If the irrigation system uses a pump to run it you typically would measure the pressure within a foot or two of the pump outlet.  Remember that if you do have an existing older pump the pressure you measure may be lower than it should be due to the pump being tired, old, and worn out.  You might want to add another 10 PSI to the pressure you measure at the pump to compensate for age.



Method #2: Calculate the Pressure losses.

If you can’t take a pressure reading on the existing system, the next best method is to completely redo all the calculations for the sprinkler system.  Let’s be honest, this is too difficult and time consuming for most people, but it is the best way.  If you want to try it  you need to read through the Sprinkler System Design Tutorial to learn how pressure requirements for a sprinkler system are calculated. You should be able to then reverse engineer your existing sprinkler system by calculating the pressure loss in each section of pipe, each valve, each sprinkler head, etc.  to figure out the PSI it requires to operate.  You may have to dig up some pipes to determine what size they are.  It is a lot of work, you will have to basically learn how to design irrigation systems to do it.  Seriously, it is unlikely you are going to do this unless you are an engineer or just very anal-retentive… let’s move on.

Method #3: Guesstimate It.  

If you really can’t figure out the pressure needed you can use a guesstimated pressure value.  Most of you are likely to use this method.  Obviously this method is not optimal and there are no guarantees it will work but it’s a lot less effort that the first two methods above.  The idea here is to guesstimate high as previously mentioned in the introduction.  Not sure?  Add 5 PSI!  Really feeling uncertain?  Add 10 PSI.  You get the idea. Instead of measuring with a pressure gauge, the guesstimate method is going to require you to grab a tape measure (which most people have) and you won’t need to cut into any pipes or dig anything up.

FYI: This guesstimate method is based on some hydraulic principles that define the water pressure needed at a sprinkler head in order to shoot water a specific distance, along with some very rough assumptions of how much pressure is typically needed to move water through all the various pipes, valves, etc.

Guesstimate formula:
Sprinkler spacing in FEET + 30 =  guesstimated PSI required at water source.
If the resulting total is less than 50, use 50.
Do not use a guesstimated water pressure value less than 50 PSI !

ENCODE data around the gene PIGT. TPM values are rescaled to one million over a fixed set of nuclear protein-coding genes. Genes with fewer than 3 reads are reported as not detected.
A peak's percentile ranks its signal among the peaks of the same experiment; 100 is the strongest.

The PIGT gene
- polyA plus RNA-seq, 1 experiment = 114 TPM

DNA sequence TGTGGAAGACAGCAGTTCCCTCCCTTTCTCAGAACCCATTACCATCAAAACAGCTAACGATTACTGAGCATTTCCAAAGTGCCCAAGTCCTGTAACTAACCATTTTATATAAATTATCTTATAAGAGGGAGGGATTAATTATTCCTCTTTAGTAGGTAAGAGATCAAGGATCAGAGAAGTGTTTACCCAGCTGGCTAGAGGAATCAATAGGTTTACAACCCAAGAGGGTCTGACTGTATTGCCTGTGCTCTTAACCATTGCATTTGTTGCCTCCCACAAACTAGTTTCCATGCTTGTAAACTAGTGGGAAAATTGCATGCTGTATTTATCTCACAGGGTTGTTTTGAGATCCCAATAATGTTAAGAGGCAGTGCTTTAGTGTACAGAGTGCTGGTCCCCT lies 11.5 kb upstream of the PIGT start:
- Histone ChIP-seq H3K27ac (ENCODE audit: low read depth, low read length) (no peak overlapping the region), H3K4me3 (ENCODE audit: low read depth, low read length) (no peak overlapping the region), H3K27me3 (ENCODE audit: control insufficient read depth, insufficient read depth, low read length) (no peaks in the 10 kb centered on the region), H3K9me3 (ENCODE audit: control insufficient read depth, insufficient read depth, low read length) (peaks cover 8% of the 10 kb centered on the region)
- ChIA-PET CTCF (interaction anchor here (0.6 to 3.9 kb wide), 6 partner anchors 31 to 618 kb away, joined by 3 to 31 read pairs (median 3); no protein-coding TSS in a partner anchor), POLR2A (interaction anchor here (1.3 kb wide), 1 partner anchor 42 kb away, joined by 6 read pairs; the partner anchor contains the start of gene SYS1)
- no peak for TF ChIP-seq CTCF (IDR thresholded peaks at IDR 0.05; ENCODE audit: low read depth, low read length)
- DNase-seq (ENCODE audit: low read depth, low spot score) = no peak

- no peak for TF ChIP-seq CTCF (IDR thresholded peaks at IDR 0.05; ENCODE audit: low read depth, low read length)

To guesstimate the pressure needed take the largest distance in feet between adjacent sprinkler heads, and add 30 to it.  If the answer is less than 50, use 50.  Do not use a pressure lower than 50, very few sprinkler systems will function well at a pressure below 50 PSI.  Which sprinkler heads to measure?  Generally you should measure and write down the distance between all your sprinkler heads that are next to each other.  It’s not uncommon to have two heads that are way further apart than all the others.  If so you can choose to ignore that set of sprinklers.   The examples below will help this make more sense.

Example: let’s say you have 6 sprinklers and you measure the distances between the adjacent ones and you get 50′, 32′, 29′, 33′, 35′, and 29′.   In this case 50′ is way out of line with the other values so let’s ignore it and use the next greatest distance, which is 35′.   So then 35′ + 30 = 65 PSI.  So in this case 65 PSI is the guesstimated pressure required for the system.  Understand there may be a dry spot between those two heads that are 50′ apart (there probably already is a dry spot there!)  That 50′ distance is really a design error on the original sprinkler system and there should probably be another sprinkler head in the middle of that space.

More Guesstimate Method Examples:

Sprinklers 15 feet apart:  15 + 30 = 45 PSI.  This is less the 50, so use 50 PSI.
Sprinklers 35 feet apart:  35 + 30 = 65 PSI.  Use 65 PSI.
Sprinklers 45 feet apart:  45 + 30 = 75 PSI.  Use 75 PSI.
Remember, 50 PSI is the minimum!

Remember:  No guarantees, this method gives you a guesstimate!  You understand that you are taking a risk using this.  Buying a pump?  It is strongly recommended that if you guesstimate the pressure you buy your pump from someplace with a generous return/exchange policy.  You may need to return or exchange the pump.